Pre-allocated slots control air traffic at extremely busy airports. They prevent delays if too many flights are trying to take off or land at the same time. The suspension of some regulations relating to slots during the COVID-19 pandemic ensures airlines can keep their allocated slots. However, there are calls for the reduction of the slots held by British Airways (BA) at Heathrow Airport.
Take-off and Landing Slots at Heathrow
Take-off and landing slots at London’s Heathrow airport determine the timings of every flight in and out of the airport. Airport Coordination Limited (ACL) is the organisation responsible for slot allocation. The two runways at Heathrow must be amongst the most expensive stretches of concrete on the planet.
The grant of slot gives permission to use the full range of airport infrastructure necessary to operate a flight on a specific date and time to either land or take off. This includes the runway, taxi ways and parking stands, the terminal building and departure gates. Airlines can swap and sell their slots. They often change hands for large amounts of money or other considerations. An airline risks losing a slot if they cancel it too often. But the COVID-19 crisis presents a unique situation.
COVID-19 and the Global Suspension of Slot Rules
The retraction in demand for air travel due to travel restrictions, border closures, corporation travel bans, and economic decline has resulted in airlines only being able to offer skeleton services, if any. New COVID-19 slot rules came into force on 1 April 2020 including the temporary suspension of the rule relating to the loss of slots through lack of use between 1 March 2020 and 24 October 2020.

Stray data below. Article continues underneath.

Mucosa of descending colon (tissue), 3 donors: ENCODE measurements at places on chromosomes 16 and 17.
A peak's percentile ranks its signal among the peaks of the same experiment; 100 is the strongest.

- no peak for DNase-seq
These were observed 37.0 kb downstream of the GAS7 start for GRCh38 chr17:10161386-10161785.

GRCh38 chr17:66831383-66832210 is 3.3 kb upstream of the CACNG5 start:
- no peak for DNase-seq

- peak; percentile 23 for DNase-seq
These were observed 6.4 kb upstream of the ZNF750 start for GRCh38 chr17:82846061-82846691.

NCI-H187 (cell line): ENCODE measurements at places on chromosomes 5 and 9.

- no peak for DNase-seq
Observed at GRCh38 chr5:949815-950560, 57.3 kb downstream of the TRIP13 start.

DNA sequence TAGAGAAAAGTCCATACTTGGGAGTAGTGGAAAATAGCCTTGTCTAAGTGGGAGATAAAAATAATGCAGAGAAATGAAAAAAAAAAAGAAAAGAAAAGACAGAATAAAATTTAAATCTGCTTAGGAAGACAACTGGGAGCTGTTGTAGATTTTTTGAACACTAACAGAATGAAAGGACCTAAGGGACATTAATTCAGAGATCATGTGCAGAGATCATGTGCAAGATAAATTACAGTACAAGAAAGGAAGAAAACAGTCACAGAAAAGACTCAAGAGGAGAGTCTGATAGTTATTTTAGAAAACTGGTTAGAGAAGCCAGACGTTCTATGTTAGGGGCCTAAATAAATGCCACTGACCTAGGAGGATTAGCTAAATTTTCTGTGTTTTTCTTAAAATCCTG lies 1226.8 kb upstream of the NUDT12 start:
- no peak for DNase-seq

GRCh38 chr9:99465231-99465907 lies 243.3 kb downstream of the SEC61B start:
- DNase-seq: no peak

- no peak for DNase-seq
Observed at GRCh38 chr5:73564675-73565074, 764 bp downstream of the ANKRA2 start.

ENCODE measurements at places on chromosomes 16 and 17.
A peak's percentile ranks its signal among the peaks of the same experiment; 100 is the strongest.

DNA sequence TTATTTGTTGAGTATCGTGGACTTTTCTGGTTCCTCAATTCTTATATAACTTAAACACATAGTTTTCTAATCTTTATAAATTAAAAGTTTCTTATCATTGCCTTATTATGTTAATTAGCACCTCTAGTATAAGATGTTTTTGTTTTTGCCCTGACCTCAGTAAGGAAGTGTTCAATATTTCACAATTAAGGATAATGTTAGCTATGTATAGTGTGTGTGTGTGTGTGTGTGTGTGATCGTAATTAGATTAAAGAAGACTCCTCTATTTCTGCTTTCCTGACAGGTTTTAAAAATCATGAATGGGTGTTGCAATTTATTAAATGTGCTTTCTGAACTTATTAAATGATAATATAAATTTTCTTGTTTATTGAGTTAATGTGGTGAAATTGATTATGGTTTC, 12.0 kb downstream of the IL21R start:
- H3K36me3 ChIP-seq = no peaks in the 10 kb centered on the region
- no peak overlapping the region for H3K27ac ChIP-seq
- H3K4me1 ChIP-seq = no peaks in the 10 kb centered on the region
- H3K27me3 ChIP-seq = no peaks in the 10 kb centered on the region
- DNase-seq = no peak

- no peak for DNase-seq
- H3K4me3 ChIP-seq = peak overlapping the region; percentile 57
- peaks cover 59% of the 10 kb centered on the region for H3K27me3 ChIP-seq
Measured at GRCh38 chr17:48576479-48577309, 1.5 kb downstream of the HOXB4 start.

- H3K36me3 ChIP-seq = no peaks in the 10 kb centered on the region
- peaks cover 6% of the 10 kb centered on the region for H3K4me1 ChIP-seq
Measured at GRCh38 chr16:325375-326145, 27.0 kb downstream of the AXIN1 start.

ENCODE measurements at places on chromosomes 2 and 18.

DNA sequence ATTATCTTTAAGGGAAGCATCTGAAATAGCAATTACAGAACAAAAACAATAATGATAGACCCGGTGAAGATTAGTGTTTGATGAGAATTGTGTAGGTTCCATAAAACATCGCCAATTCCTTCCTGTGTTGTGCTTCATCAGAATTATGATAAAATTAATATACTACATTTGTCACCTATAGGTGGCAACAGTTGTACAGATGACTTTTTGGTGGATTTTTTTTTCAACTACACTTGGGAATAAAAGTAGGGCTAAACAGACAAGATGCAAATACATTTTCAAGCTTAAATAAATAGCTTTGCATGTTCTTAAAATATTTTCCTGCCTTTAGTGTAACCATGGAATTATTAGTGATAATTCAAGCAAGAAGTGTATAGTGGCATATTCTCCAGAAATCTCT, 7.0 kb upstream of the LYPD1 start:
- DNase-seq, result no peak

Call to Reduce the Number of BA Slots at Heathrow
Heathrow is the only airport with landing rights of significant value and BA has just over half those slots. Their heavily criticised ‘fire and re-hire’ scheme proposed by BA has resulted in calls to reduce this number. The airline plans to make 12,000 staff redundant, and change employment terms for the remainder.
Sharon Graham, executive officer of the Unite Union (represents BA cabin crew) claims “British Airways has lost the trust of its workforce, politicians and the country.” She went on to say that the only way BA could retrieve its reputation as the world’s best loved airline and protect its lucrative landing slots is to retract its proposal and enter sensible negotiations with its staff.
A spokesperson for BA has countered this threat by saying: “We are acting now to protect as many jobs as possible. The airline industry is facing the deepest structural change in its history, as well as facing a severely weakened global economy.”
Are slots now being used as a means of coercion?